1. Province records 99th death from COVID-19
A man in his 70s who lived in Nova Scotia Health’s Western Zone has died from COVID-19. He is the 99th person to die from the disease in the province.
Additionally, Nova Scotia today announced 57 new cases of COVID-19 over three days (Friday, Saturday, and Sunday).
There are currently 11 people in hospital with COVID-19, two of whom are in the ICU. Our total active case count is down considerably from this time last week, and now stands at 152.
Yesterday, Bousquet mentioned the small party Examiner folks held for him. Examiner office manager Iris, who did the heavy lifting on making the shindig happen, suggested everyone do a COVID self-test ahead of the party. With rapid self-testing kits readily available, and with tests easy to do at home this seems like a good practice to adopt generally before gatherings, particularly as the holiday season sets in.
2. Oppressed landlords, and more tales from the Law Amendments Committee
This item is written by Jennifer Henderson.
“Unfortunately, when it comes to the public debate around housing, landlords feel we have been the political punching bags of all three parties,” said Kevin Russell, the executive director of the Investment Property Owners Association of Nova Scotia (IPONS).
Russell was speaking last night at a meeting of the Law Amendments Committee on a bill that will make changes to the Residential Tenancies Act. It will require landlords to compensate tenants financially if they are evicted while the building is being upgraded. Other changes affect the return of damage deposits and a 2% cap on rent increase for two years.
Russell represents a group of 160 property owners who control 45,000 rental units across the province. He said half of them are small business owners and despite promises made during the recent provincial election campaign, the PC government did not engage in meaningful consultation with his group before introducing the proposed changes.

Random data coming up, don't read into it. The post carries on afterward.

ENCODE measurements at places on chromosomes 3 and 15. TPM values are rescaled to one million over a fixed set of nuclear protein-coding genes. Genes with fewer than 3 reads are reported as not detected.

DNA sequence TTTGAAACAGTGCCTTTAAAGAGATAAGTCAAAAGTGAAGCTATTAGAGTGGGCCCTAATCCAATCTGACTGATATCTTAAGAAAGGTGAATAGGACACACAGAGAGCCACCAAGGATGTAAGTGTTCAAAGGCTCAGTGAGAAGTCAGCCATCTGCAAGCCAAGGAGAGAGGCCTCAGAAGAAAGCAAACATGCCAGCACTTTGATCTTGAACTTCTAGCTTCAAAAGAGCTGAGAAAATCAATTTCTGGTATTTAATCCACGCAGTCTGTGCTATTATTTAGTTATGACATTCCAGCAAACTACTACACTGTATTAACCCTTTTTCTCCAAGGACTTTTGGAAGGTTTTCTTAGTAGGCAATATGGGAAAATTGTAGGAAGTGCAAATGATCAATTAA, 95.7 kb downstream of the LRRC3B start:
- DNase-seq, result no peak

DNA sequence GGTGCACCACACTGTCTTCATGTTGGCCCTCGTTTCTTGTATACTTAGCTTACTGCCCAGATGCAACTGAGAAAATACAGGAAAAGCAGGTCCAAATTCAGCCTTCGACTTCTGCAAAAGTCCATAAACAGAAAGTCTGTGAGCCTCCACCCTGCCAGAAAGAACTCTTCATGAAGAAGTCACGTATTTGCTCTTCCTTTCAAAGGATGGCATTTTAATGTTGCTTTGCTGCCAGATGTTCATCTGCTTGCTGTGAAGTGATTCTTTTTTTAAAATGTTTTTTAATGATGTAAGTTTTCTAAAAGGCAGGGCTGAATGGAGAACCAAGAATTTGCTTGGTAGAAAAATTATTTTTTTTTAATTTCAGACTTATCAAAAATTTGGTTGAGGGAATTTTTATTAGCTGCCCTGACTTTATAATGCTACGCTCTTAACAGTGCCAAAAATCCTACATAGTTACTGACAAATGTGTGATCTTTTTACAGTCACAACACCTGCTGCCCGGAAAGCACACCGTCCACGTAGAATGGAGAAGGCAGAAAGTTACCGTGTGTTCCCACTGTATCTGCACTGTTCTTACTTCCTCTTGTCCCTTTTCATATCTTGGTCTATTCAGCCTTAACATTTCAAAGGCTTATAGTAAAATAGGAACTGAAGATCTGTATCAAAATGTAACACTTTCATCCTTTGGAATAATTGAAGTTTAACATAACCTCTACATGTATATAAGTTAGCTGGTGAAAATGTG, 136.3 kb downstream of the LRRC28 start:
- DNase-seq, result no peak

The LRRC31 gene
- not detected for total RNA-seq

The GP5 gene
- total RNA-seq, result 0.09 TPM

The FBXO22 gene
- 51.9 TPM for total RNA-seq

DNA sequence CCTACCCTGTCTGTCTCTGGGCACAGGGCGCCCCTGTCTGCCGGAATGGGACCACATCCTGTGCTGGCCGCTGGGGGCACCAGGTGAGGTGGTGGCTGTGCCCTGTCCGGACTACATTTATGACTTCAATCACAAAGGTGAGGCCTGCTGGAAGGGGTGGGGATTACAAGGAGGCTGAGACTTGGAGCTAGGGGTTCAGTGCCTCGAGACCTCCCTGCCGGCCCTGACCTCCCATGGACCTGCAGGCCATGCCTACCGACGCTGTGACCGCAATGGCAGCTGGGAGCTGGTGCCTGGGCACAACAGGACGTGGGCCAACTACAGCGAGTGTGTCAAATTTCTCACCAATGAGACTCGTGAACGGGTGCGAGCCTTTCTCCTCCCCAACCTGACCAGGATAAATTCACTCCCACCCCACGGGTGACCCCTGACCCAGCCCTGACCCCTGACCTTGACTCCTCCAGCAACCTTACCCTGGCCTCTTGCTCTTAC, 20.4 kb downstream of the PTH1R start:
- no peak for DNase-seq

“The housing system is broken and has been neglected by all political parties for years,” said Russell. “Where are the amendments to protect good landlords from bad tenants?” he asked. “Bad tenants who destroy property that costs thousands of dollars to repair? Bad tenants who run criminal operations out of apartments? Bad tenants who refuse to leave and who won’t pay the rent? Bad tenants with serious addictions? None of the changes in Bill 30 will address any of these issues.”
Russell said the current Residential Tenancies Act pits landlords against tenants but many of the problems could be solved if the regulations were enforced.
What his group suggests is that Nova Scotia follow the example of British Columbia. Two years ago B.C. set up a Compliance and Enforcement Unit and staffed it so that complaints from both sides could be dealt with in a timely fashion. In Nova Scotia, it’s not unusual for disputes between landlords and tenants to take years to resolve.
The Chief Administrative Officer for the Halifax Regional Municipality, Jacques Dubé, spoke in support of proposed amendments to the Municipal Charter that will allow the city to offer financial incentives to private developers and non-profit housing groups to build more affordable housing.
Another amendment will provide for inclusionary zoning, a tool Dubé said Mayor Mike Savage had requested from the previous Liberal government five years ago. The zoning amendment will give HRM the ability to require affordable units in new developments.
Dubé said HRM can’t fix the housing issue alone and requested “assistance” from the province to monitor who should be eligible to get affordable housing and define what “affordable” means.
Harry Critchley, a senior law student and housing advocate in HRM, spoke about what he sees as “a glaring omission” in the proposed changes to the Residential Tenancies Act.
Critchley said no provision currently exists in the act to protect homeless people who can spend months and even years in extended-stay hotels. Critchley said hotels have been one route the province has taken to combat the growing crisis of homelessness, but people housed in this way have no rights under the act and can be evicted at will. Critchley asked that the legislation be amended to offer some protection to long-term residents of hotels.